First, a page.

Poison gas hampers rescue effort at West Virginia mine

By Jon Hurdle

MONTCOAL, West Virginia (BestGrowthStock) – High levels of poisonous gases stopped rescuers on Wednesday from venturing inside a West Virginia coal mine to reach four miners missing since an explosion killed 25 others in the largest U.S. mine disaster in a quarter century.

Rescue crews planned to lower cameras inside Upper Big Branch Mine to see if the missing miners reached an underground refuge chamber, which was their only hope for survival due to the toxic gases, authorities said.

“We’re hoping that someone had the ability, and we have no way of knowing this, to get to that chamber. That would be the only way that any individual could survive,” said Kevin Stricklin of the U.S. Mine Safety and Health Administration at a news briefing.

Rescuers were drilling boreholes down 1,100 feet to vent the mine of noxious gases but the high level of carbon monoxide from below was hampering drillers working at the surface, Stricklin said.

Until the gases could be cleared, it was too dangerous for rescuers to enter the mine, authorities said. Rescuers turned back on Monday due to gases.

The blast in the Montcoal mine, owned by Massey Energy, killed 25 miners. Eleven bodies have been identified but 14 are still in the mine, along with the four missing.

Rescuers have found no evidence the four are still alive.

“We just have hope,” Stricklin said.

Three of the miners may be in a rescue chamber equipped with several days worth of food, water and air, authorities said. The fourth man is thought to be nearby.

Family members, while anxious, understood if the miners reached the chamber they would have supplies to last through the pace of the rescue effort, Governor Joe Manchin said.

“That slither of hope that we have, or the miracle, is if any of our miners that are unaccounted for could have gotten into the chamber, and we know if they did then we’re fine within the time limit we have to work within,” he said.

Testing at a surface borehole found 14,000 parts per million of carbon monoxide and 3 percent methane, both lethal gases. The maximum safe limits in a mine are 50 parts per million of carbon monoxide and 1 percent methane, Stricklin said.

“We’re dealing with numbers that are way above and beyond what we typically see in a mine,” he said, adding, “The numbers don’t surprise me.

“These are typical numbers after an explosion,” he said.

Two workers injured in Monday’s blast were hospitalized, one in serious condition, authorities said.

In 2006, a miner was rescued from a coal mine in Sago, West Virginia, nearly 42 hours after a blast killed 12 co-workers. The reading at Sago was 11,000 parts per million of carbon monoxide, the governor said.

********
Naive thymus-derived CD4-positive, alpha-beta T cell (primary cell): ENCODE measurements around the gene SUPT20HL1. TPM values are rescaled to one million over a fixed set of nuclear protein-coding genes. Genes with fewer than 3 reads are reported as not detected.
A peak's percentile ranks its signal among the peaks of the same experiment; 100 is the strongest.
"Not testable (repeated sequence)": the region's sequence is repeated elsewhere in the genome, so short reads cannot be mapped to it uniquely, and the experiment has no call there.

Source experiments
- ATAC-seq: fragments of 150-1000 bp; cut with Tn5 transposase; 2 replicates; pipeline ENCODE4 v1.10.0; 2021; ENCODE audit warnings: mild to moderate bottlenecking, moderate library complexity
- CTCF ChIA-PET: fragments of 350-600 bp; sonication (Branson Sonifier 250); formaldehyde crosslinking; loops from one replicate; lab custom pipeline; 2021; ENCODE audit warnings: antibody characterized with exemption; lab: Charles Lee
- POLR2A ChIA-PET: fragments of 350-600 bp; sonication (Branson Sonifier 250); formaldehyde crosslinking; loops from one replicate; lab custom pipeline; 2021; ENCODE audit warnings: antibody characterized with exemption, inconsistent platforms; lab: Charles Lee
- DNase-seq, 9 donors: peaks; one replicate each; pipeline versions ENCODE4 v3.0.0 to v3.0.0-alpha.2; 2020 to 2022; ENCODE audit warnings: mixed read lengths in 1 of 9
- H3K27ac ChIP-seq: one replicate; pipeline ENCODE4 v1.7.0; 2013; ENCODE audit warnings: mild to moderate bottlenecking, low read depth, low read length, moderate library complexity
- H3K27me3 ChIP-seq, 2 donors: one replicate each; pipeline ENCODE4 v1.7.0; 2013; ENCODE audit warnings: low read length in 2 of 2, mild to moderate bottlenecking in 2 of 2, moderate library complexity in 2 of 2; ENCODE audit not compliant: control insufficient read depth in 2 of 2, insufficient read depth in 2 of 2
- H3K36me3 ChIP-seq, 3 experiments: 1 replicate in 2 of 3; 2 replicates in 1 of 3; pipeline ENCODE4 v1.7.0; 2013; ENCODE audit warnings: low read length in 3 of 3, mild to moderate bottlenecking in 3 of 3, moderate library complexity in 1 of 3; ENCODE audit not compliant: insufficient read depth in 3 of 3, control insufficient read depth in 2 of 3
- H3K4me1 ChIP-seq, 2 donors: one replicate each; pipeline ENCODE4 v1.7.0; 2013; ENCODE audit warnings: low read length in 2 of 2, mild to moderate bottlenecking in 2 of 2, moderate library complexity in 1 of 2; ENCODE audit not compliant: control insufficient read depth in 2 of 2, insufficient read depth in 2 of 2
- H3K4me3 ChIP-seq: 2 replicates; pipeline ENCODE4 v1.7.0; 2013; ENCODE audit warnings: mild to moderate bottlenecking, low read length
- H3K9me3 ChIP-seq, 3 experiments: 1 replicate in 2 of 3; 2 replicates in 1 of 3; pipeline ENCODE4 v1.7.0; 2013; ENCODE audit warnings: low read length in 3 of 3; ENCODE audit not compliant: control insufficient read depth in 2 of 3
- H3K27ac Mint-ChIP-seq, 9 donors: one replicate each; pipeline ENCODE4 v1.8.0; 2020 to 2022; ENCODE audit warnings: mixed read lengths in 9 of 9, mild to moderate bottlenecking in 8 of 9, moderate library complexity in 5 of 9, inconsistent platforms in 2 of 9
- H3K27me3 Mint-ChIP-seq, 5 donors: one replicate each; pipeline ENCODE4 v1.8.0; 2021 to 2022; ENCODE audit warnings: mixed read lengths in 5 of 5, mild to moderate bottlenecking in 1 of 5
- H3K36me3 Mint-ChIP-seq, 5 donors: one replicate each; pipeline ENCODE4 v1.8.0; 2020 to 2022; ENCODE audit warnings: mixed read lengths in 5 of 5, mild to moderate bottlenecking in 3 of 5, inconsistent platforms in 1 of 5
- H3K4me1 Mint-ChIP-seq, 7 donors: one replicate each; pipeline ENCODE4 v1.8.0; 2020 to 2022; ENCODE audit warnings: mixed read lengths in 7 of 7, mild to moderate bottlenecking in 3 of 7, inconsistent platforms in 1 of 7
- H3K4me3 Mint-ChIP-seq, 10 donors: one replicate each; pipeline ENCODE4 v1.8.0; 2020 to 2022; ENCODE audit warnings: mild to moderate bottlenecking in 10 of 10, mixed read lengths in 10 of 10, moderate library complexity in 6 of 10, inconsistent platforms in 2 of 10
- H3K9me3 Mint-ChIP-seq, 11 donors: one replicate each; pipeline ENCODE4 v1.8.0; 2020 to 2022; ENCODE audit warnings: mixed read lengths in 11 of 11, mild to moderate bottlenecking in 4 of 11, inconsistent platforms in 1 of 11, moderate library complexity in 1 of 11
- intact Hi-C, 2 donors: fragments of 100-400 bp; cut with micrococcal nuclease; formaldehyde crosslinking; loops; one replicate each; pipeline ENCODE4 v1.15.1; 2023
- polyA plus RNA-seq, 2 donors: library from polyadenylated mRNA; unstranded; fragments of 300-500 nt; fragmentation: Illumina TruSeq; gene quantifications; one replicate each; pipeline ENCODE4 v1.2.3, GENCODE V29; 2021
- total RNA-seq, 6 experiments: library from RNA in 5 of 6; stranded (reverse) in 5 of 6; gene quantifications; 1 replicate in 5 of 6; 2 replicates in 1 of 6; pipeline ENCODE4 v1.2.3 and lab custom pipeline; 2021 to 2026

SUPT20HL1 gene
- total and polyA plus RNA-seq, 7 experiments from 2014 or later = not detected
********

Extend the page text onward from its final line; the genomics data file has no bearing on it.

Shares of Massey Energy, the largest coal producer in the Central Appalachia mountain region, closed down almost 7 percent on the New York Stock Exchange. Analysts predicted long-term financial health for Massey despite the setback.

Massey said the bodies of seven miners had been removed from the mine, located 30 miles south of the state capital Charleston.

While the cause of the explosion has not been determined, the buildup of combustible methane gas is often cited in mine blasts.

Questions have been raised by experts and observers about Massey’s safety record and laws governing the mining industry. Mining has always been dangerous, but 2009 was the safest ever for U.S. miners, with 34 deaths, according to federal data, 18 fewer than 2008.

Massey’s accident rate fell to an all-time low in 2009, the sixth consecutive year its safety record was stronger than the industry average, the company said on its website.

But the Upper Big Branch Mine has had three fatalities since 1998 and has a worse than average injury rate over the last 10 years, according to federal records, which also show it has been cited for more than 100 safety violations this year.

The company received two citations for safety violations from the Mine Safety and Health Administration on Monday, but it is unclear if that was before or after the explosion.

The Mine Safety and Health Administration has appointed a team to investigate the blast.

“Twenty-five hard-working men died unnecessarily,” said Secretary of Labor Hilda Solis. “The very best way we can honor them is to do our job. (The) investigation team is committed to finding out what happened, and we will take action.”

The Upper Branch Mine blast is the country’s deadliest mining disaster since 1984, when 27 miners died in a fire in Utah. West Virginia was home to the worst U.S. coal mine disaster, when 362 miners died at the Monongah mine in 1906.

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(Writing by Ellen Wulfhorst and Michelle Nichols, editing by Philip Barbara)

Poison gas hampers rescue effort at West Virginia mine